The induction of William Calvin “Kayo” Lam into the Colorado Sports Hall of Fame in 1978 honors him as one of the greatest football players at the University of Colorado. But he was much more than that.
No one has described Lam as well as Fred Casotti; the glib sports information director turned associate athletic director and author of the book Football C. R. (Casotti-uncensored) Style. Casotti wrote:
“He’s tempestuous, impulsive, reckless, a wild-pulsating bundle of nervous energy. ‘Jerky Bill’ to his close friends because of his twitching, twisting physical moves. But a great guy. A great friend. And one of the toughest competitors on or off the field I’ve ever known.”
Kayo earned seven letters at Colorado University in football, track and wrestling. The university’s tailback was its quarterback in his playing days of the mid-30s and his number eight was a familiar sight with his speed, shiftiness and highly competitive instinct. He was a bona fide triple threat.
Lam’s biggest season was in 1935, the year he played in the same backfield with CU’s all-time great Byron “Whizzer” White. That year, Kayo set a school record that is still in the books. The record was for most yards gained by all methods in a single season, 2,225 in nine games.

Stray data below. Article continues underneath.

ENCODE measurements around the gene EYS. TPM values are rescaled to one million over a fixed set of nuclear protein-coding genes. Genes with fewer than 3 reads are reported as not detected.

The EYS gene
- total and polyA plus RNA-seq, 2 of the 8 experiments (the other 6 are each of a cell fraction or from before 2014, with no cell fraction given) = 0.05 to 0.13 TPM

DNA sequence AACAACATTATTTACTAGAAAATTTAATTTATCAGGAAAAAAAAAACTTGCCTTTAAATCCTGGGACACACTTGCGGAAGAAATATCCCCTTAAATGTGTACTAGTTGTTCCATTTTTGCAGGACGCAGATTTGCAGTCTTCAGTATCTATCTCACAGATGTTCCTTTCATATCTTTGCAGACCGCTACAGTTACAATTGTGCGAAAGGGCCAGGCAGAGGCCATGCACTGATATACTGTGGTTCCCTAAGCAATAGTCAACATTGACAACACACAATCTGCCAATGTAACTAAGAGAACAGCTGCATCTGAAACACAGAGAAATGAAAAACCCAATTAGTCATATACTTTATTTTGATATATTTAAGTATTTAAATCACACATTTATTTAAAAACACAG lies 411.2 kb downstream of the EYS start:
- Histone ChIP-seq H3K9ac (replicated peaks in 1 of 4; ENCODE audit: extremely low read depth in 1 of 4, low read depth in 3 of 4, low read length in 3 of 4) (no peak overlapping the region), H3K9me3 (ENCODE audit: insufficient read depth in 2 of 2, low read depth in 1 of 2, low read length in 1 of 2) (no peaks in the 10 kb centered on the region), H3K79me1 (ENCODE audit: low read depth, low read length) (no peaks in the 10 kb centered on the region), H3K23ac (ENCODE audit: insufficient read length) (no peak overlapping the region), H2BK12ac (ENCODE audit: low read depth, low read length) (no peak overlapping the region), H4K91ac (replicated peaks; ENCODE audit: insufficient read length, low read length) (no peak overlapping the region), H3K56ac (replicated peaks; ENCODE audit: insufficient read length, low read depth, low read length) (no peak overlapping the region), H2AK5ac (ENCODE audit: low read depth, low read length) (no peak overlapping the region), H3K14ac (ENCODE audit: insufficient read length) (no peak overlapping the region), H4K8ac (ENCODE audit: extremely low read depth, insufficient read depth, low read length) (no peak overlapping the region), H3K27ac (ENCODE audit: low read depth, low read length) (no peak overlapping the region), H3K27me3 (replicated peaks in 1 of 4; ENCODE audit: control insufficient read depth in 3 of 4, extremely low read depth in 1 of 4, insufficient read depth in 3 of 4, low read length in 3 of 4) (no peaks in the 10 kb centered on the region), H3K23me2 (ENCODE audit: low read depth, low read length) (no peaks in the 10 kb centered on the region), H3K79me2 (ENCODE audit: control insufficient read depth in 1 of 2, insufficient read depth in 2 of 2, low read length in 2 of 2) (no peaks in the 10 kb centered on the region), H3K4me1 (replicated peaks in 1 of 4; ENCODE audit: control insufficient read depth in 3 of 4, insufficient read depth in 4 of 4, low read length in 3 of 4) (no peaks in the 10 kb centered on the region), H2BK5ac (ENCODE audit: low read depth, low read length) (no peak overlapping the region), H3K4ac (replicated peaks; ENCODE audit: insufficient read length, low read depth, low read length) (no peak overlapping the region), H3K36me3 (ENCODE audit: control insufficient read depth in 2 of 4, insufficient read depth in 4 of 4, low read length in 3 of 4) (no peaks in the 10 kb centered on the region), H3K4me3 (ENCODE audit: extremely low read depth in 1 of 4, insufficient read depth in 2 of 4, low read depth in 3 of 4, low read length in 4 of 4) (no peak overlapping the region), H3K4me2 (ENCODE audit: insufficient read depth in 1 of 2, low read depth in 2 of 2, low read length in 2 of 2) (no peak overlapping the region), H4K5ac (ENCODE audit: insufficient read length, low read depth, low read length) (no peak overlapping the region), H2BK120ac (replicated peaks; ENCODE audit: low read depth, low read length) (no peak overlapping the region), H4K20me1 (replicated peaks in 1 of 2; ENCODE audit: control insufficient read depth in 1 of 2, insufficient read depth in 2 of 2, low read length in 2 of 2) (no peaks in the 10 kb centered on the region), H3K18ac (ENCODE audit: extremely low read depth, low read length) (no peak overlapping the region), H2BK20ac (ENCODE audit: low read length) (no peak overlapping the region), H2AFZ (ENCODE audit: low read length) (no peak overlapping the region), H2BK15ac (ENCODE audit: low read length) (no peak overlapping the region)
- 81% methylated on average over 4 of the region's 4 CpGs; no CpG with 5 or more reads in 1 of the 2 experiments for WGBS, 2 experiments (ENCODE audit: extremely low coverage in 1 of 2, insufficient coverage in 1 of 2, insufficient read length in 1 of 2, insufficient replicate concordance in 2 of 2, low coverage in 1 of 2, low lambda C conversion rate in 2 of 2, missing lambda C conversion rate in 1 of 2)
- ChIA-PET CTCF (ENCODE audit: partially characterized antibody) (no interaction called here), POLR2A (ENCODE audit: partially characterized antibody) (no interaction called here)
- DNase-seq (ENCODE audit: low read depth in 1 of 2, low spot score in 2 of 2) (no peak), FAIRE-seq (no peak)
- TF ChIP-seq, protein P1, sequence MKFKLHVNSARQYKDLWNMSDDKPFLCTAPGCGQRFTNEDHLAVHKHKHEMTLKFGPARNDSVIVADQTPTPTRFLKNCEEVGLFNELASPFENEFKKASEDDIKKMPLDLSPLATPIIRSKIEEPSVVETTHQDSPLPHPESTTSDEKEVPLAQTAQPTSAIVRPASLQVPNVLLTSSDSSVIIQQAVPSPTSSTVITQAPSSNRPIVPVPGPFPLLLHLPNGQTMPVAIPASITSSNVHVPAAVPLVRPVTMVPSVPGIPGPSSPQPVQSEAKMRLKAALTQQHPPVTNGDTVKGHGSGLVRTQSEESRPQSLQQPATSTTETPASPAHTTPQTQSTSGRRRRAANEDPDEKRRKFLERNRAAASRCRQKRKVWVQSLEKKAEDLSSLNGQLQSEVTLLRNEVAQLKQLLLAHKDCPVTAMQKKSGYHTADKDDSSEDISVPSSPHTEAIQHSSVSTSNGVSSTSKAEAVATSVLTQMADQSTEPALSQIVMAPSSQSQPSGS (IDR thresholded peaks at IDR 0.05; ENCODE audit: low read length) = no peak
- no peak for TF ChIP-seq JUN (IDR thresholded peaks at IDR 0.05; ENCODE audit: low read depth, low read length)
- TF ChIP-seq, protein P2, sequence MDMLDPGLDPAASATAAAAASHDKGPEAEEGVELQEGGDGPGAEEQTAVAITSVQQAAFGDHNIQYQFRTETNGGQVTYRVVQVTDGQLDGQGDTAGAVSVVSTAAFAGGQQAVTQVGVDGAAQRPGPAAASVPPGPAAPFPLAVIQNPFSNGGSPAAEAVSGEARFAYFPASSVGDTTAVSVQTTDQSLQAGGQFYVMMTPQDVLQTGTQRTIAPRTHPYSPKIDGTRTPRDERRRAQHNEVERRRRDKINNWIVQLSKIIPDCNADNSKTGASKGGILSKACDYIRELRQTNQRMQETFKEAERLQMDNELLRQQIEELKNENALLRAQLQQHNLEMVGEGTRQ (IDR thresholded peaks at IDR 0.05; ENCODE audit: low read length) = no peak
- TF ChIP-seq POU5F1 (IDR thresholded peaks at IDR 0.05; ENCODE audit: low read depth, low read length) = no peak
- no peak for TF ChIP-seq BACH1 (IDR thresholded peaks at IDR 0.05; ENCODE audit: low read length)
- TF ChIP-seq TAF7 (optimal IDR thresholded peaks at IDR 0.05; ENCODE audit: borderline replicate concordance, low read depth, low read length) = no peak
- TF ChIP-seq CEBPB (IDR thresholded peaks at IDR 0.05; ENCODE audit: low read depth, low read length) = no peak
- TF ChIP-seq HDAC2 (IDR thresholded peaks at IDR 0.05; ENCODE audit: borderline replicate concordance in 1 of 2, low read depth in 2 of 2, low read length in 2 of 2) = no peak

Lam stayed at CU in a variety of jobs before working into the business manager of athletics role he was to play the rest of his collegiate season.
Casotti described Lam’s loyalty to CU this way: “Kayo Lam was probably the most loyal alumnus of CU ever sent forth in the world. Totally and completely dedicated to his alma mater. Forever. Through thick, thin or whatever other degree of density might be in vogue. His is a loyalty made up of equal parts of intelligent debate or as-tough-as-you-want physical combat. You name it, he’ll meet you on your chosen ground, with vocabulary or fist, whichever you prefer. But either way, your meeting will end in a knockout. A Kayo if you prefer. Because he will take you right to the end of the line. It’ll be you or him. And you ought to be prepared to lose.”
When Lam retired from CU in 1970, he spent much of his time traveling with his wife, Thelma, and playing golf in his beloved Boulder.
Casotti summed up Lam’s retirement: “Time may slow him down but it will never stop him. Only the man with the long, white beard and the scythe will ever do that. And even he won’t get it done until after he’s had a great struggle.”
His is a loyalty made up of equal parts of intelligent debate or as-tough-as-you-want physical combat.